Report: Minority Students Still Lag Behind In Spite of Improved Fourth-Grade Reading Lessons
The overall health of the nation’s fourth-grade reading instruction is good, however, many minority students do not share equally in educational resources, quality teachers, and smaller classes, reports a new Educational Testing Service (ETS) study.
The report called, “The Fourth-Grade Reading Classroom,” examines data from the National Assessment of Educational Progress (NAEP) to draw a portrait of what reading instruction looks like in U.S. classrooms, how that instruction is different for students of various groups, and what the characteristics are of the teachers who deliver that instruction.
“First and foremost, there is much good news,” writes co-author Richard Coley. “In most U.S. fourth-grade reading classrooms, the teachers appear to meet typical state teacher certification requirements. Nearly all hold a bachelor’s degree and many hold graduate degrees. This population of teachers is also experienced; over half have taught for more than 10 years.
“There is also bad news,” Coley continues. “Not all students share equally in educational resources. Black students, for example, are more likely than White and Asian students to attend schools with high teacher turnover. And Hispanic fourth-graders are more likely than Black and White fourth-graders to be in larger classes.”
The report looked at teachers, schools, instructional practices, and classroom assessment practices. Researchers found the following:
• Teacher attendance and attrition do not seem to be general problems;
• Most fourth-grade teachers reported that they received all or most of the resources needed to teach their classes;
• More than half of fourth-graders receive between 45 and 90 minutes of reading instruction per day;
• Seventy percent of teachers indicated they use integrated reading and writing as a central part of their instruction;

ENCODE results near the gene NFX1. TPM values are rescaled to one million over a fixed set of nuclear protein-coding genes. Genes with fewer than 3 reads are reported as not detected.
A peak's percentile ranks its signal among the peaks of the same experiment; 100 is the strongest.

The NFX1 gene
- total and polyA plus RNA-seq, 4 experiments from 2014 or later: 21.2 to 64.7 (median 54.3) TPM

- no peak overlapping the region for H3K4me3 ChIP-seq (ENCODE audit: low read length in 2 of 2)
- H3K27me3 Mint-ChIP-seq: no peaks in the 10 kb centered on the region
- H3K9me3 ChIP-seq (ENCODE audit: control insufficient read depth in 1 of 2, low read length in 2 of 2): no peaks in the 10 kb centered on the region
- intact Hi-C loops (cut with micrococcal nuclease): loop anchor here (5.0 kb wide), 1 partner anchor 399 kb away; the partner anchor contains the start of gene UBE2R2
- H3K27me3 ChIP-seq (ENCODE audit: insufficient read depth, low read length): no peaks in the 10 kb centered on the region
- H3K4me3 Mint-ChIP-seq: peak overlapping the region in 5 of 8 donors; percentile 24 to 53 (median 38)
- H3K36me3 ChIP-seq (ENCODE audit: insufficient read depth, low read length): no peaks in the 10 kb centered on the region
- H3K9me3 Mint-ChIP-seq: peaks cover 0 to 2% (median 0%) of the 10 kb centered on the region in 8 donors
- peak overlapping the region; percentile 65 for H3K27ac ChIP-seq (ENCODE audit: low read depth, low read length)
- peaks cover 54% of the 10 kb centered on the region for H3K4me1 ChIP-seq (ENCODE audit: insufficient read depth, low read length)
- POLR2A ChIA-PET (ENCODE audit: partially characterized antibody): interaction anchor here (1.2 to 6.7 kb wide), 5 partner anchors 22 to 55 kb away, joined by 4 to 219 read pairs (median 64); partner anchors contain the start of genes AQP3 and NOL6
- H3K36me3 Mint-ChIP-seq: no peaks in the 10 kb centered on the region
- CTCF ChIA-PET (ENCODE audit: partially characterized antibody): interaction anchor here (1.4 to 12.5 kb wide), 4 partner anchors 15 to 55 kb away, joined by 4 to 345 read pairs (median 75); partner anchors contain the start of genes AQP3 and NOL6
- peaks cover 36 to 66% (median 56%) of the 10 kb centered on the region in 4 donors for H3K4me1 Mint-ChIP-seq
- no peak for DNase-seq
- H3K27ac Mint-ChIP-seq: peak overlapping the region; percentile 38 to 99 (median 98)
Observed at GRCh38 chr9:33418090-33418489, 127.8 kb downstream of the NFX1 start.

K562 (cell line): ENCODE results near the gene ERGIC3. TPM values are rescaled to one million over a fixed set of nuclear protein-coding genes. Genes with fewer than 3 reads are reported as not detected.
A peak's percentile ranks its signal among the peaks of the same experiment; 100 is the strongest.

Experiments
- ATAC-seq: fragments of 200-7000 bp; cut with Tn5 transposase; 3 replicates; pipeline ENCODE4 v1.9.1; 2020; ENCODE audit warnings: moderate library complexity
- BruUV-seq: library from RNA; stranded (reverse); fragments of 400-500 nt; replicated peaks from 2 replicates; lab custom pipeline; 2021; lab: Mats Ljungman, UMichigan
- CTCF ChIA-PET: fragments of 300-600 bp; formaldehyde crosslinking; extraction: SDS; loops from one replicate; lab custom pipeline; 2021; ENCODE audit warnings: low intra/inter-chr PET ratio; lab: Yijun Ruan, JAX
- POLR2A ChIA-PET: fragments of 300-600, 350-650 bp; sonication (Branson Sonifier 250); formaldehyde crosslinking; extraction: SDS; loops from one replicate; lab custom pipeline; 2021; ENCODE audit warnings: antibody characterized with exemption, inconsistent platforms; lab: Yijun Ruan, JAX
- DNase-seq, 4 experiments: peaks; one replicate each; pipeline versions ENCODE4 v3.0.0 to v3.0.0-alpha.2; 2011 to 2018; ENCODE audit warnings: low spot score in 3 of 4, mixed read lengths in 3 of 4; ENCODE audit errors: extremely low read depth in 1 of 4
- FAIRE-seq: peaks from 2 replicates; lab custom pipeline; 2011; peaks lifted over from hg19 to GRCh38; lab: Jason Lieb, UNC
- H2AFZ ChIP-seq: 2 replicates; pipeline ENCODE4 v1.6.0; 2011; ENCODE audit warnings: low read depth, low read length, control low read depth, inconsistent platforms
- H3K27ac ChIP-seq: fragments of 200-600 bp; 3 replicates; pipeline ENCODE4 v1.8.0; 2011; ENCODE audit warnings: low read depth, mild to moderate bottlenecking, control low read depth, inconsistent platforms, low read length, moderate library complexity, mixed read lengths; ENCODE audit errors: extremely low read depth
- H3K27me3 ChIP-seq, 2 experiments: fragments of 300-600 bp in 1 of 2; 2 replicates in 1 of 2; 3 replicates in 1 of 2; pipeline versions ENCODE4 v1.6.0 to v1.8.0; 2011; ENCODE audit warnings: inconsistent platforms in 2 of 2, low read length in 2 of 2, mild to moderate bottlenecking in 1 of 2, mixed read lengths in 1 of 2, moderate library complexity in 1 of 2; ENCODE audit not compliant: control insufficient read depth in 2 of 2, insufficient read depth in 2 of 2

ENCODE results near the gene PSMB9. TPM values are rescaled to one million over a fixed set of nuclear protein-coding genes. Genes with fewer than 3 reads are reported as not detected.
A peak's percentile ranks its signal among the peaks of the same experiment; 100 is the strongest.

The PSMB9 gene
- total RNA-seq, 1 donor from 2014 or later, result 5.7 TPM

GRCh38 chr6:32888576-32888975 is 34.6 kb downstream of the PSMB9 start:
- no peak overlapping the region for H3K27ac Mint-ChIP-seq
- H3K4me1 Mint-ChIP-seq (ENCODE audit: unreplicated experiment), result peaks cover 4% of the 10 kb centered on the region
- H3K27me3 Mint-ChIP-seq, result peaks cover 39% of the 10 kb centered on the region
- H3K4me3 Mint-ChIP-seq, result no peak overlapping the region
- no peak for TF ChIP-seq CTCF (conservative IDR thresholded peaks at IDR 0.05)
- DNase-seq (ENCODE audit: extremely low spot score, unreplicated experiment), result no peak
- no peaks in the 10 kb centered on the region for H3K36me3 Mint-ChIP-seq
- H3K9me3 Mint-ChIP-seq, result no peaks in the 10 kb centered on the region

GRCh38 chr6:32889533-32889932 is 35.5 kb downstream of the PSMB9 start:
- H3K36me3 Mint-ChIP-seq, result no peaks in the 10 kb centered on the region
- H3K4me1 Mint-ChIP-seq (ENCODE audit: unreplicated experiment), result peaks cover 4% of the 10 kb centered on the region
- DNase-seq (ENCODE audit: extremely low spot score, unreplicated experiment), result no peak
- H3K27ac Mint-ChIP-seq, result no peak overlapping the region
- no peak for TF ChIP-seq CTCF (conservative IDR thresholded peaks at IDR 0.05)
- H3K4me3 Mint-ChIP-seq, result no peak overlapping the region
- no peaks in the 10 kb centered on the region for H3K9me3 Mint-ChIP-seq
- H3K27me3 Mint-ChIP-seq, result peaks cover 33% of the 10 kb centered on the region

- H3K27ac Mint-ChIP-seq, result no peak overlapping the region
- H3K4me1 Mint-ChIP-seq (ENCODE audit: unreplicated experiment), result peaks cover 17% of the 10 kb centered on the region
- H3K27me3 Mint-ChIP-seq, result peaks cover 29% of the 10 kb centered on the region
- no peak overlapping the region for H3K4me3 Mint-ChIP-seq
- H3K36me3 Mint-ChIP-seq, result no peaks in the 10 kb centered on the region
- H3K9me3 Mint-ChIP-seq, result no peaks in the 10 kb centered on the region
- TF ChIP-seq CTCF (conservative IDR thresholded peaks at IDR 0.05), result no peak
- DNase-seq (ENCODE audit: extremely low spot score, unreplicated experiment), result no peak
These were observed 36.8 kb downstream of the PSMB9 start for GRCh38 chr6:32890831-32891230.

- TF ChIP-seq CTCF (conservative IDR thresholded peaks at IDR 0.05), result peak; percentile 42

• Fourth-graders were more likely to have teachers who focus instruction on reading to gain information than on reading to perform a task; and
• The most frequently used assessment practices were having students write paragraphs about what they had read, giving short-answer tests, and giving oral reading assignments.
“The educational progress of states, school districts, and individual schools is being measured in unprecedented ways, including disaggregating performance data to examine the progress of specific groups of students defined by gender and race and ethnicity,” says co-author Dr. Ashaki Coleman. “Progress will be determined, in large part, by what goes on in individual classrooms.”
Considering that, she says, the following findings are cause for concern:
• White students are more likely than Hispanic and Asian students to have teachers with 25 years or more experience;
• Black students are more likely than White students to be grouped by ability;
• Hispanic students are more likely than White and Black students to be in large classes;
• Title I students are less likely to have teachers who feel well-prepared in classroom management and organization; and
• Students in central city schools are less likely than other students to attend schools where no teachers left during the year.
“Literacy for all Americans is one of our national education goals — one that has yet to be achieved,” Coley says. The report can be downloaded at <www.ets.org/research/pic>.
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